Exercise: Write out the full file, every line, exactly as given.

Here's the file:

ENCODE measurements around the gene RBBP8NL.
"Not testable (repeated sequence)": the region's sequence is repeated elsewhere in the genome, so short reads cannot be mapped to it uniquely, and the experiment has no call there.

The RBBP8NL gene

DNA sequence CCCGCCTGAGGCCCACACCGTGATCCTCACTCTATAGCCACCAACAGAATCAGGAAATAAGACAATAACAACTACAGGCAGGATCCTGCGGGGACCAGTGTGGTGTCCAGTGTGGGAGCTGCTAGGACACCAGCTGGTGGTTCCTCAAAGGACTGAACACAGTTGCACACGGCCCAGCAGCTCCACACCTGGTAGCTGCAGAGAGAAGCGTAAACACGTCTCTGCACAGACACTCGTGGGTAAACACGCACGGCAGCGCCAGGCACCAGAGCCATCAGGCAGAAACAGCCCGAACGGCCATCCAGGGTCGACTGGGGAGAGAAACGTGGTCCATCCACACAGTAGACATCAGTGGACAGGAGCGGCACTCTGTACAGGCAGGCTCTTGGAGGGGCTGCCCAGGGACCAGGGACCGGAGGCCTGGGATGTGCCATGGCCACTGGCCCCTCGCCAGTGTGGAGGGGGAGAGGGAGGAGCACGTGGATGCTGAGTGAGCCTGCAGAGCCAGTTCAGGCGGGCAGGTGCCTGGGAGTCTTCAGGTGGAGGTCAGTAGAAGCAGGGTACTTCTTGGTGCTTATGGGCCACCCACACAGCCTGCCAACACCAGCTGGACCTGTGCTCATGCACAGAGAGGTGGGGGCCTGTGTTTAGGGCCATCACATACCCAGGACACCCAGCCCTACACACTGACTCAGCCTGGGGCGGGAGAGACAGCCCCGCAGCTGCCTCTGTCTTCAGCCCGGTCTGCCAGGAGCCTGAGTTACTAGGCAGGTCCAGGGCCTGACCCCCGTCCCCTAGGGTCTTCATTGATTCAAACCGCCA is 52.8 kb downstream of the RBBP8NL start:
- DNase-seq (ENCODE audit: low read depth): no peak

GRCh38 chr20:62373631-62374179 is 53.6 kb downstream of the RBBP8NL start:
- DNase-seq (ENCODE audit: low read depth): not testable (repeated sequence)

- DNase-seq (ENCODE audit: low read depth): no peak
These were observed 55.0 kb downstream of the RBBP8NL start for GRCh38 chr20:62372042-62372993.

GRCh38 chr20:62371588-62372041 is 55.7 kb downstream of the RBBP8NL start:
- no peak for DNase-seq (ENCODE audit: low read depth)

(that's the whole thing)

ENCODE measurements around the gene RBBP8NL.
"Not testable (repeated sequence)": the region's sequence is repeated elsewhere in the genome, so short reads cannot be mapped to it uniquely, and the experiment has no call there.

The RBBP8NL gene

DNA sequence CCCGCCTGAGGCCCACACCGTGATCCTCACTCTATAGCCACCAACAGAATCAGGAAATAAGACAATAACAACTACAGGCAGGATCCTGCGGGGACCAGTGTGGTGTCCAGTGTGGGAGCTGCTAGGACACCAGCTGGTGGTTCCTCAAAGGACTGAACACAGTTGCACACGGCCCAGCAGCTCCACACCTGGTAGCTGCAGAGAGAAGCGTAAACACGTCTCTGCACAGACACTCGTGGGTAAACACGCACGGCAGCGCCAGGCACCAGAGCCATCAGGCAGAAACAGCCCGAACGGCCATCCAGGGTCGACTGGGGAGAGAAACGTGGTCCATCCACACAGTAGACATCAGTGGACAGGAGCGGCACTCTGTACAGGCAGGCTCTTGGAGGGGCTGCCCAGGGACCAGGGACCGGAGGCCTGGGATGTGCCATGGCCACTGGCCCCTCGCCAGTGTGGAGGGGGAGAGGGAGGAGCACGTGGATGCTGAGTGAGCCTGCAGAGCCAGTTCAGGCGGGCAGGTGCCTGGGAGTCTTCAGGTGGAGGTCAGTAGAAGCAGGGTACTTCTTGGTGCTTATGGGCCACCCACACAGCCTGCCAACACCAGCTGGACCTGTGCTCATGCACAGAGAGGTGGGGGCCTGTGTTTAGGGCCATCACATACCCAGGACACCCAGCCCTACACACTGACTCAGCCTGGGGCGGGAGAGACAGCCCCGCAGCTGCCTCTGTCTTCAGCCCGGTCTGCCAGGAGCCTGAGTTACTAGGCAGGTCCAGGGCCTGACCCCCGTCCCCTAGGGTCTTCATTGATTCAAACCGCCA is 52.8 kb downstream of the RBBP8NL start:
- DNase-seq (ENCODE audit: low read depth): no peak

GRCh38 chr20:62373631-62374179 is 53.6 kb downstream of the RBBP8NL start:
- DNase-seq (ENCODE audit: low read depth): not testable (repeated sequence)

- DNase-seq (ENCODE audit: low read depth): no peak
These were observed 55.0 kb downstream of the RBBP8NL start for GRCh38 chr20:62372042-62372993.

GRCh38 chr20:62371588-62372041 is 55.7 kb downstream of the RBBP8NL start:
- no peak for DNase-seq (ENCODE audit: low read depth)